Colin Delany April 29, 2009

Republicans and the Hunt for a Silent Majority

This quote jumped out at me as I blearily scanned The Post this morning:

Reihan Salam, co-author of “Grand New Party: How Republicans Can Win the Working Class and Save America,” said this week that the danger for Republicans is to think that they now represent a vast, silent majority that is waiting to reassert itself. “When you believe yourself to be a silent majority, you don’t feel the need to reach out,” he said. “Rather, you think that getting louder and more aggressive is the solution.”

Will GOP Sleep Through Wake-Up Call? (Dan Balz)

Is this why so many of the leading Republicans’ actions of late have seemed to me to be out of touch (at best) and counter-productive (at worst)? In their minds, there must be a whole mass of Middle America poised to wake up and storm the battlements with them. Oops — they’re pining for Nixon in the era of Obama.

When you play a note that’s out of tune with the band, it screeches and squawks against the other instruments. When you’re a politician and you’re out of tune with changes in the public mood, your words can can sound just as harsh, particularly against those of a pitch-perfect communicator like Barack Obama.

Republican leaders and activists don’t seem to have realized that the last two elections may actually reflect real demographic and ideological shifts, which explains their Tea Parties, the anti-gay-marriage hysteria, the flight to the Hard Right, etc.: they’re playing to the heirs of Nixon’s Silent Majority, which they must still think is a real political force. The problem is, if it did still exist, it spoke in 2008 and it voted for Obama. Republicans are like that sad last year of a once-popular TV show: their top talent is gone, the script is adrift and the remaining actors and producers are the only ones who think the whole affair can survive another season.

That’s not necessarily a problem for a Rush Limbaugh or Glenn Beck, since their goal is a niche audience, not a viable political coalition (though even pundits risk absolute irrelevance when they bray tinnny echoes of 1960s culture wars — George Will is still upset about blue jeans??? — at a generation raised on Bennetton ads). But for a politician, misreading the public mood so dramatically can take your side from defeat to grimmest catastrophe. Sure, what probably killed the Republicans at the polls is that we gave Bush so much rope (Katrina, the Iraq War, the economy) that he hung the entire conservative movement with it, but the party’s current leadership seems intent on digging the grave deeper every day with their own words and deeds — hence the fact that we now see the smallest percentage of Americans claiming the membership in the GOP in many years.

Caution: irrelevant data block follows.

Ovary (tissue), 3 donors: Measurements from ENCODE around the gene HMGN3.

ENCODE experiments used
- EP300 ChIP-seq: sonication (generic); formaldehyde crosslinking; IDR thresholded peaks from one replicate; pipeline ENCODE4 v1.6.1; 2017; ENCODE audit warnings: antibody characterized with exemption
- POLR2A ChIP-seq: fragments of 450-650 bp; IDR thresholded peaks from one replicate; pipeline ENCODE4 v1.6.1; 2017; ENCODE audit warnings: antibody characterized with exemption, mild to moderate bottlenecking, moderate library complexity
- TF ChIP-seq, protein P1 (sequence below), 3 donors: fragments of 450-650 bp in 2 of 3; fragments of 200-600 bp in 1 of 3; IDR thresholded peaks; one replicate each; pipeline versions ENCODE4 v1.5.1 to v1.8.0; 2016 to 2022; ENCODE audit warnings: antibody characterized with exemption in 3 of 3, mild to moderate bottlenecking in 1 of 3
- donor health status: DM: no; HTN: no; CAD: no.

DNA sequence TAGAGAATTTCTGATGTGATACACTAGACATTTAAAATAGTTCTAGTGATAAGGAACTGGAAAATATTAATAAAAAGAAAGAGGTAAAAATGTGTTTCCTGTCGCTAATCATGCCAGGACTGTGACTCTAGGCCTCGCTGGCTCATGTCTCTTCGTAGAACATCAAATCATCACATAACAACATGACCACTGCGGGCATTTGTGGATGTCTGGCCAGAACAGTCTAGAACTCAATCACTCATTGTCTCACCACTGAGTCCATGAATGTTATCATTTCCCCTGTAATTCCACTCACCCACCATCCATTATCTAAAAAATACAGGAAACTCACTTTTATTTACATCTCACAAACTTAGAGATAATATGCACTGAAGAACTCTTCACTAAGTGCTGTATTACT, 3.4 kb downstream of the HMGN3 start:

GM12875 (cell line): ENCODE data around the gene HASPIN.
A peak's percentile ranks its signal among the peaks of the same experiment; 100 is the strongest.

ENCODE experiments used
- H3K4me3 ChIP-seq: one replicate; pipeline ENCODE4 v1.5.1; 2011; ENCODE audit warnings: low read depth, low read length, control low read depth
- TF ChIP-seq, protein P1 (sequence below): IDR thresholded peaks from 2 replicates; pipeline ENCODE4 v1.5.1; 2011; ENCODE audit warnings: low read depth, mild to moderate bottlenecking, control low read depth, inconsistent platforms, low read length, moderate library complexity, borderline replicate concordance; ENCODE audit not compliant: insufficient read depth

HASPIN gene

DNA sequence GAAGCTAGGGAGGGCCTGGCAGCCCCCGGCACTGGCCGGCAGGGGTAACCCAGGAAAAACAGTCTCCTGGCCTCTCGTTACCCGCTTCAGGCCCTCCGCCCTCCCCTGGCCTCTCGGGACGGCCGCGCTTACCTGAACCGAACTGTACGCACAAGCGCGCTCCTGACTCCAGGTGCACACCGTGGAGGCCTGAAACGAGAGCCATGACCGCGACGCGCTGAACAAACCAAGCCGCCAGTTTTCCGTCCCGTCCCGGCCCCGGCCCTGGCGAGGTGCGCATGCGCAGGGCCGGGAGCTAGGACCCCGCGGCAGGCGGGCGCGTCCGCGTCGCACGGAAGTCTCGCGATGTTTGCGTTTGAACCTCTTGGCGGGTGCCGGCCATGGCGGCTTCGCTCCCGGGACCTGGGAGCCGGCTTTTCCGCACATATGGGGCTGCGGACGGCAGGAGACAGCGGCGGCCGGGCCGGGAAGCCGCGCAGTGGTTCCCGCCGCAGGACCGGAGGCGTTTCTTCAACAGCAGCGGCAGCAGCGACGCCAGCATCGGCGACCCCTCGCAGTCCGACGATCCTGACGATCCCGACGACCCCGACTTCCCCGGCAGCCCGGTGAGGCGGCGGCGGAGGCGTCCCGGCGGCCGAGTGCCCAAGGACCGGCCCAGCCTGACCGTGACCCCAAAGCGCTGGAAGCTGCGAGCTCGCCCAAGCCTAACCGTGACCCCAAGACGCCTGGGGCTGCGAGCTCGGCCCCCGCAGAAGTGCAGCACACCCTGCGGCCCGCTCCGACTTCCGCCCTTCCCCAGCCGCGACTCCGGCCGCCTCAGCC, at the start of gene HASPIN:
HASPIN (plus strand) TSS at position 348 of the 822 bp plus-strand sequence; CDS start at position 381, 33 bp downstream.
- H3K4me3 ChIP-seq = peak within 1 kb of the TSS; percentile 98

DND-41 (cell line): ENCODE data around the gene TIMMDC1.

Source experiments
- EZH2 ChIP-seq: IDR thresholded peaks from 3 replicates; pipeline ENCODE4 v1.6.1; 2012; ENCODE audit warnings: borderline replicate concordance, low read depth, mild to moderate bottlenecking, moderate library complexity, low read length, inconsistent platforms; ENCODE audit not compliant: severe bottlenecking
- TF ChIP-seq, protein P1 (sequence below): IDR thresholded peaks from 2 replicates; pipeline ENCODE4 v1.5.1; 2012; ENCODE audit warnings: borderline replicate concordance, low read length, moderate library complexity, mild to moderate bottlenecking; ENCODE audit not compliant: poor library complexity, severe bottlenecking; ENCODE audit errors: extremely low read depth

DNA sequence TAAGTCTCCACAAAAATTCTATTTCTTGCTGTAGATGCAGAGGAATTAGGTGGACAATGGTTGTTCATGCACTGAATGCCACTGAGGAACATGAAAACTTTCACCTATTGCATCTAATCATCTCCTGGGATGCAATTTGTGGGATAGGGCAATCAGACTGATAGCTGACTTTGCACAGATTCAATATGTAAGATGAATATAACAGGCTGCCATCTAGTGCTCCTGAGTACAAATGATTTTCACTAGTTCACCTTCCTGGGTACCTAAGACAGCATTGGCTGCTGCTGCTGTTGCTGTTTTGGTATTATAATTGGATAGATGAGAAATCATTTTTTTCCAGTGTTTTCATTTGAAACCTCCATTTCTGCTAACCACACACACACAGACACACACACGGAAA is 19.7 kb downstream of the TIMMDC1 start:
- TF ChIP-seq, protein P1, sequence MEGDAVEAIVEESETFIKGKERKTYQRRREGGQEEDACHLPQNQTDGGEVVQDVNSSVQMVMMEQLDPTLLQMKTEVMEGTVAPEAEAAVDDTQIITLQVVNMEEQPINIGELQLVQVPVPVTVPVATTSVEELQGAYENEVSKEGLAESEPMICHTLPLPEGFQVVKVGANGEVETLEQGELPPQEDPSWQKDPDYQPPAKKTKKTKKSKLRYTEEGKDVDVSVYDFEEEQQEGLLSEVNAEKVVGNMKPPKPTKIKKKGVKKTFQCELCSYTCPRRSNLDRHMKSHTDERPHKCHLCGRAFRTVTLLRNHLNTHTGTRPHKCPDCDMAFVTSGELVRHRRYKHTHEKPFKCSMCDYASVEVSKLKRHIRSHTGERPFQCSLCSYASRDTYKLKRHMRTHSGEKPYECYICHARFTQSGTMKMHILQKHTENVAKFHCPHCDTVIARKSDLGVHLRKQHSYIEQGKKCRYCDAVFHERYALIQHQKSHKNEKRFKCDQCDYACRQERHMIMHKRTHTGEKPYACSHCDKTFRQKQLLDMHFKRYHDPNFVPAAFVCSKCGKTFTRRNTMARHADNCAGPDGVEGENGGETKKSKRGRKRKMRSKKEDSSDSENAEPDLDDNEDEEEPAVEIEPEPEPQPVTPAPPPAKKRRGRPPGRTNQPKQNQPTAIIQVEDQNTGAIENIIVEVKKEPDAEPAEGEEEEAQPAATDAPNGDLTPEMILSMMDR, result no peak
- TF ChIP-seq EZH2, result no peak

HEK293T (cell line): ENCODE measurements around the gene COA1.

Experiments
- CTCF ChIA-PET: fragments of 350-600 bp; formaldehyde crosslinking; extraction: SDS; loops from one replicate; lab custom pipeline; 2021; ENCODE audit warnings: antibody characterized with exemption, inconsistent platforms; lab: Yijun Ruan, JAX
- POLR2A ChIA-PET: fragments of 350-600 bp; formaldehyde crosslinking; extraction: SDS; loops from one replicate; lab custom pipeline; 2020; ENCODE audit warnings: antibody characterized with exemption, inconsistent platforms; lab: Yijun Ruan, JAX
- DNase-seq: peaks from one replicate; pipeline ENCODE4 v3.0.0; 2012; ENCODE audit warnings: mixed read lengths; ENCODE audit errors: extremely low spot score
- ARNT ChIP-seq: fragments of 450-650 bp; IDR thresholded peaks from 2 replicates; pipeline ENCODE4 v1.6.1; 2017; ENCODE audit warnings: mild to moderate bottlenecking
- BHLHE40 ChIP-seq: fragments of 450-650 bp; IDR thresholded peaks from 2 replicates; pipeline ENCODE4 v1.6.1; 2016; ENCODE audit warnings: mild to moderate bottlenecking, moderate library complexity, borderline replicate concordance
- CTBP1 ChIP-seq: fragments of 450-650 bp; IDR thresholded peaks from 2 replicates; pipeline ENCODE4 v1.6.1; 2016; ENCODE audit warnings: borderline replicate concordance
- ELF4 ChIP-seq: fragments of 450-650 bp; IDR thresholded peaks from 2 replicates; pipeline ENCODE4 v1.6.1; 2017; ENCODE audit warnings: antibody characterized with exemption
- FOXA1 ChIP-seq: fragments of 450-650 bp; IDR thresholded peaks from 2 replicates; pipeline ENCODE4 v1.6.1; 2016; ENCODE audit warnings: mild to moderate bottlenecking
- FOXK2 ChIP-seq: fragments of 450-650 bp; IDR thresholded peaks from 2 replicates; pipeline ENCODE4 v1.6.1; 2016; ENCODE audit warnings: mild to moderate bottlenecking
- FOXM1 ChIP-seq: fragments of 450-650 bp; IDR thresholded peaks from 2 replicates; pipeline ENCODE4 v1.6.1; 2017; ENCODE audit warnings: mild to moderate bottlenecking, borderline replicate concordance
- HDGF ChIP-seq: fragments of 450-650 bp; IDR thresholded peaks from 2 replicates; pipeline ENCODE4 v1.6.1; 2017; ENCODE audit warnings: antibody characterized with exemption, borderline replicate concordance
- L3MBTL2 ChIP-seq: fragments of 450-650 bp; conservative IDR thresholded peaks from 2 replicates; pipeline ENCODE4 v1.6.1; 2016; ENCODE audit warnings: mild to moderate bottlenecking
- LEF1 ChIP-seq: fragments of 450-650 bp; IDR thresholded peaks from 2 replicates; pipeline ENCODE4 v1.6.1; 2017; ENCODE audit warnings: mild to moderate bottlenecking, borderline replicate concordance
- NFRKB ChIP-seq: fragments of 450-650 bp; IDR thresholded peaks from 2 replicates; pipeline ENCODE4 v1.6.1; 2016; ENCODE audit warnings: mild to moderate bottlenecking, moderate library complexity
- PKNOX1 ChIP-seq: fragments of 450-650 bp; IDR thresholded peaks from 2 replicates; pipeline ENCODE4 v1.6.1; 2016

The Republicans’ problem isn’t that they’re failing to reach an untapped pool of supporters hiding somewhere in mythical Middle America; it’s that they’re out of ideas, at least ideas that a majority of us care to listen to after we’ve seen them in action. Unless the Republican party can find a way to stand for SOMETHING that speaks to a viable national political coalition and not just to hardcore conservatives and the old Confederacy, there’s a long Democratic day ahead of us.

Update: See also this advice for his fellow Republicans from my friend Eric Frenchman.

cpd

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